2013/08/05 | 5100 views | | Permalink
This drama starts out rather gloomily. Bullying, horrible injures, and death are a constant presence. The more significant factor, though, quickly turns out to be Park Shi-On (played by Joo Won). Even as a young child, Shi-On seems incredibly detached from the world around him. There's an emotional distance between him and all these trauamtic events that's puzzling, and to a certain extent inexplicable.
To other characters, anyway. It's obvious to us in the audience, who live in more enlightened times, that Si-On is on the autistic spectrum. I was impressed at how even-handed this drama was in demonstrating his unique abilities and social characteristics. Shi-On's autism is only really a negative in the sense that it changes how other people interact with him. In terms of general trauma, the detachment autism gives him actually makes it much easier for him to recover and move on.
It also endows him with exceptional skills in regards to medical diagnosis. As a child he easily grasps university-level textbooks and diagrams of the human form, and as an adult this skill has been transmutated into a genius-level understanding of the human body. We get to see this ability at work, and it seems clear that his mastery of medicine is unmatched.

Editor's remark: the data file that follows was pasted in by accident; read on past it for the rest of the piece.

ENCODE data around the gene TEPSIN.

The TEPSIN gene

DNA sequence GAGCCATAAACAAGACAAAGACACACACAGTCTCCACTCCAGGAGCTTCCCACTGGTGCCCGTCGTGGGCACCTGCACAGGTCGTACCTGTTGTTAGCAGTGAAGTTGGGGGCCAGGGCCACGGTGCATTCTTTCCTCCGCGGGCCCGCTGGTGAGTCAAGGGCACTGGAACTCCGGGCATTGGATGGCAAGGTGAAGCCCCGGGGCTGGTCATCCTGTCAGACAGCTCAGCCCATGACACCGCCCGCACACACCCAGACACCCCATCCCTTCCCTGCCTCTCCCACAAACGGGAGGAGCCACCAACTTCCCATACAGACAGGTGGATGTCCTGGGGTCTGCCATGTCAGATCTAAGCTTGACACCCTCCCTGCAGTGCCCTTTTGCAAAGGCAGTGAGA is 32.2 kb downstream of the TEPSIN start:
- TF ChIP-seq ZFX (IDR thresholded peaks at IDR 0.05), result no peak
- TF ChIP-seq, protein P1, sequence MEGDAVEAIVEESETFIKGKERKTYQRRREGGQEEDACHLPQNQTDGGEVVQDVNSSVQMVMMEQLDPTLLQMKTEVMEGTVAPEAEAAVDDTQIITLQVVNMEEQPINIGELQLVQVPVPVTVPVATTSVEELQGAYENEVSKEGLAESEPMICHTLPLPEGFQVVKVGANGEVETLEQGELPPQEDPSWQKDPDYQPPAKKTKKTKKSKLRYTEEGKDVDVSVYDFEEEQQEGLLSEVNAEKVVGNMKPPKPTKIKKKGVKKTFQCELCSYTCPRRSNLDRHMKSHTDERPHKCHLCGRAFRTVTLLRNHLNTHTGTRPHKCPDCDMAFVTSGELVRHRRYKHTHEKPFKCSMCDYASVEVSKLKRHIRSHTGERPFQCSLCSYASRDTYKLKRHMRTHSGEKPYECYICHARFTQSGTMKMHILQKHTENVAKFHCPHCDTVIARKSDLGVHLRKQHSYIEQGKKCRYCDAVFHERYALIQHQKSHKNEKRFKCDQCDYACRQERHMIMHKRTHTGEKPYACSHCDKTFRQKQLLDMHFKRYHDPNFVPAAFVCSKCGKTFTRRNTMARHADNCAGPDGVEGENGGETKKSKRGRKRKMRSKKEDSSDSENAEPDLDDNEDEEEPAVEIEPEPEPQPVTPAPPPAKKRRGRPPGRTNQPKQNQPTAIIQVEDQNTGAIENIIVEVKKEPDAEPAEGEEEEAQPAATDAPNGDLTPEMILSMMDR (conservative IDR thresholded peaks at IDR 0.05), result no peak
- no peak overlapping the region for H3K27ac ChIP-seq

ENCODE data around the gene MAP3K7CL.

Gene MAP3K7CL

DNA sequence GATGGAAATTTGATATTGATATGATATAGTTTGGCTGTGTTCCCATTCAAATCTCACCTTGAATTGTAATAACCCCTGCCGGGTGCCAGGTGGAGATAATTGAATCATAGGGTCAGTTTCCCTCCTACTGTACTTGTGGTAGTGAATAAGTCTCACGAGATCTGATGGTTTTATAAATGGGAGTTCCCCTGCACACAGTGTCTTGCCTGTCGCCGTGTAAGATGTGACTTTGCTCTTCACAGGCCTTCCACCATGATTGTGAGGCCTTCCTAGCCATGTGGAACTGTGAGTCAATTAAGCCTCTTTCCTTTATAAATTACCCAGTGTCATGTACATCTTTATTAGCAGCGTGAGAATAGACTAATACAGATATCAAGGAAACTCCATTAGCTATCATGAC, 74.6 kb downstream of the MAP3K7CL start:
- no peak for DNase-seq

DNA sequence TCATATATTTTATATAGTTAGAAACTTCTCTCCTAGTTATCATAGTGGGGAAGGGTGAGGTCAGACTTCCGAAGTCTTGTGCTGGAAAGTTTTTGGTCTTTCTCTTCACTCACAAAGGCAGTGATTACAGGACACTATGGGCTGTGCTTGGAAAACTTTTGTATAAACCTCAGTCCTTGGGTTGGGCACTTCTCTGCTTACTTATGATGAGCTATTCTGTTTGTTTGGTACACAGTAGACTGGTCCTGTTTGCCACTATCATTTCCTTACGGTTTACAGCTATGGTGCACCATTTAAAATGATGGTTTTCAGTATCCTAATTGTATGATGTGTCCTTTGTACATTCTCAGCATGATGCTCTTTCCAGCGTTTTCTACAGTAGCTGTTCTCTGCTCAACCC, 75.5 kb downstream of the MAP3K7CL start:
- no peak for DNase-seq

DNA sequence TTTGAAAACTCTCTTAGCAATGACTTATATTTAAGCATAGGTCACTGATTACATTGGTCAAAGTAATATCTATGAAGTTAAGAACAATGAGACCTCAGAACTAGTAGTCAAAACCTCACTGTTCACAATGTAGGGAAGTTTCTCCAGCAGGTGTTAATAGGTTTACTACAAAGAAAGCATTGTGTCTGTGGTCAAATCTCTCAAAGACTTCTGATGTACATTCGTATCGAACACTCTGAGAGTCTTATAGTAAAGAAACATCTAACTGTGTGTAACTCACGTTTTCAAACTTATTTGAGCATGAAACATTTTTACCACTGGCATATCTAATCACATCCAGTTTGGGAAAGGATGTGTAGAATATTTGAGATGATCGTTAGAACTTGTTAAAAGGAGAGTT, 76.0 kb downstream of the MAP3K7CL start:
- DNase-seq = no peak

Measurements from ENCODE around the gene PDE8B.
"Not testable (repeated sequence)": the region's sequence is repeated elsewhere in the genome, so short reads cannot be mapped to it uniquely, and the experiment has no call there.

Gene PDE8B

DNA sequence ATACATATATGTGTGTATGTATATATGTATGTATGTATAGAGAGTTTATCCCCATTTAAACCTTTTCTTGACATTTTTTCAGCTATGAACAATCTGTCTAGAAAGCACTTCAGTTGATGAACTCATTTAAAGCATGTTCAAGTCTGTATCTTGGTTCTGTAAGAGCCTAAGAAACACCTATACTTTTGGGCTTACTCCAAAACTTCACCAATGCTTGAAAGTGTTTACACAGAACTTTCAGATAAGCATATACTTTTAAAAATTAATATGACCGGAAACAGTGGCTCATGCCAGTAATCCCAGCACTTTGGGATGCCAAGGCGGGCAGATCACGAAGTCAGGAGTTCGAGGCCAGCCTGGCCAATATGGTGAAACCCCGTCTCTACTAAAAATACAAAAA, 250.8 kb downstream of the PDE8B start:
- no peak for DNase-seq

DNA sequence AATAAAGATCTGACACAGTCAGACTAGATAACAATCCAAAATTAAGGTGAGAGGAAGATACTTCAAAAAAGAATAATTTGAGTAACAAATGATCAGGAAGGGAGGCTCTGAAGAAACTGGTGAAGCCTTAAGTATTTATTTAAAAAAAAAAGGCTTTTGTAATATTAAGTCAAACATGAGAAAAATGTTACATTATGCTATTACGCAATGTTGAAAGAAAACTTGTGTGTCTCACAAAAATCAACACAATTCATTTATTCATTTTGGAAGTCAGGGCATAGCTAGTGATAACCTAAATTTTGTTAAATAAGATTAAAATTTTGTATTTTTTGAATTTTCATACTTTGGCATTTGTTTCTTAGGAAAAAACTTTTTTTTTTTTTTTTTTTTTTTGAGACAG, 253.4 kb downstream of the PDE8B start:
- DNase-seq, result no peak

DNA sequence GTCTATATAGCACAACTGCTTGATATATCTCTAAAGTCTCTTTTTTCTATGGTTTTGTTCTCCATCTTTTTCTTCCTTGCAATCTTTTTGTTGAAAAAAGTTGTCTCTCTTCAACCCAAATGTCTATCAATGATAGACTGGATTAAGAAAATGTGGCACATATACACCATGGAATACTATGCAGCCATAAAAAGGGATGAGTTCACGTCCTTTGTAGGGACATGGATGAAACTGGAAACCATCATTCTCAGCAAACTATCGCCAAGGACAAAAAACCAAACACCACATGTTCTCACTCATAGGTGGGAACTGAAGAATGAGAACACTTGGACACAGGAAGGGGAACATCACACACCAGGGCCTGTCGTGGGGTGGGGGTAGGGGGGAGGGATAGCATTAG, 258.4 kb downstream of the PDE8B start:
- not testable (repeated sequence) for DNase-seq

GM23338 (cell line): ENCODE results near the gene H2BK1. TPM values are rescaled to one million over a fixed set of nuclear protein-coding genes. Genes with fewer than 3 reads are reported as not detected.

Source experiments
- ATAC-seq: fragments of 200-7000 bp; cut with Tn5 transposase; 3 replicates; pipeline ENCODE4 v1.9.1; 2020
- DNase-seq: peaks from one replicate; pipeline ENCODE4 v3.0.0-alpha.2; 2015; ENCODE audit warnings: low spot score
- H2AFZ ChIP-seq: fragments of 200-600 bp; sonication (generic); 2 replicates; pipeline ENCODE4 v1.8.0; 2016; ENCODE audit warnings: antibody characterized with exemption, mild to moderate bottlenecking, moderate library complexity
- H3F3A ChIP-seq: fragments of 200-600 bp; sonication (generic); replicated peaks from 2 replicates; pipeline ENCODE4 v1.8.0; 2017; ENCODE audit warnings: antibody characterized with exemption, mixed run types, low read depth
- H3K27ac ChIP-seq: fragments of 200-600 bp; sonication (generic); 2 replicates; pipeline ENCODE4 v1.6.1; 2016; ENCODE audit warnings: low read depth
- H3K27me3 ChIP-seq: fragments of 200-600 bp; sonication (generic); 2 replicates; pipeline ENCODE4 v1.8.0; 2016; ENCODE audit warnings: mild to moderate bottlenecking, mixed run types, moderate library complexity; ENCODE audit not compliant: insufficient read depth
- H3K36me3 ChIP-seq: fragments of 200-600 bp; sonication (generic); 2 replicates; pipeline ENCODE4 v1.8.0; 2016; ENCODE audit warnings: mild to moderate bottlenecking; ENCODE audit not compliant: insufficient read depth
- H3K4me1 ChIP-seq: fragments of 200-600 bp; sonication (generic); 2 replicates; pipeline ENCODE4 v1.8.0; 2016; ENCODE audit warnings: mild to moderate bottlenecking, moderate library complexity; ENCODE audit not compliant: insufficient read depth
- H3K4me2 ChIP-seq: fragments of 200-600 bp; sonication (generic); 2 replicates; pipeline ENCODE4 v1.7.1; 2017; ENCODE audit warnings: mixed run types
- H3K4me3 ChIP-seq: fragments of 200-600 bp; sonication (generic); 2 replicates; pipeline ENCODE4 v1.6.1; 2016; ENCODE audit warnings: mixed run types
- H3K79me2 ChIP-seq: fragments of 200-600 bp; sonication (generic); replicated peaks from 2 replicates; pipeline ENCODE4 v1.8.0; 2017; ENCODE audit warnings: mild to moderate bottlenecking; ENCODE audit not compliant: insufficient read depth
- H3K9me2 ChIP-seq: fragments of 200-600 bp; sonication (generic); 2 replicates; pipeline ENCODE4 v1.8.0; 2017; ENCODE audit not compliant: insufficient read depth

The more significant problem this drama draws up is how Shi-On is going to interact with other people- something he clearly has trouble doing. He lacks the critical thinking power necessary to explain to people why they should listen to his opinion. The best he can do is act quickly and decisively and hope that he looks smart enough that no one will question him. Mind, Shi-On incapable of engaging in this kind of action deliberately- he lacks that kind of long-term thought process. So the minute he runs into someone situationally self-confident enough not to automatically believe the words of a complete stranger, there's trouble.
In my experience there's often a zoological approach whenever autistic spectrum individuals show up in fiction. The quirks will be overemphasized, even fetishized, and we're then left with a caricature as a result. Shi-On does not fit into these categories. From the very beginning we understand the world on his terms, and while it may not be an enviable life, as a way of coping it's about as good as any other. This conflict looks to be an appropriate fit with the world of medical dramas. Shi-On's difficulties are quite likely to have less to do with his quirks than they are with the unbending conservatism of the hospital hierarchical structure.
Review by William Schwartz
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by HanCinema is licensed under a Creative Commons Attribution-Share Alike 3.0 Unported License.
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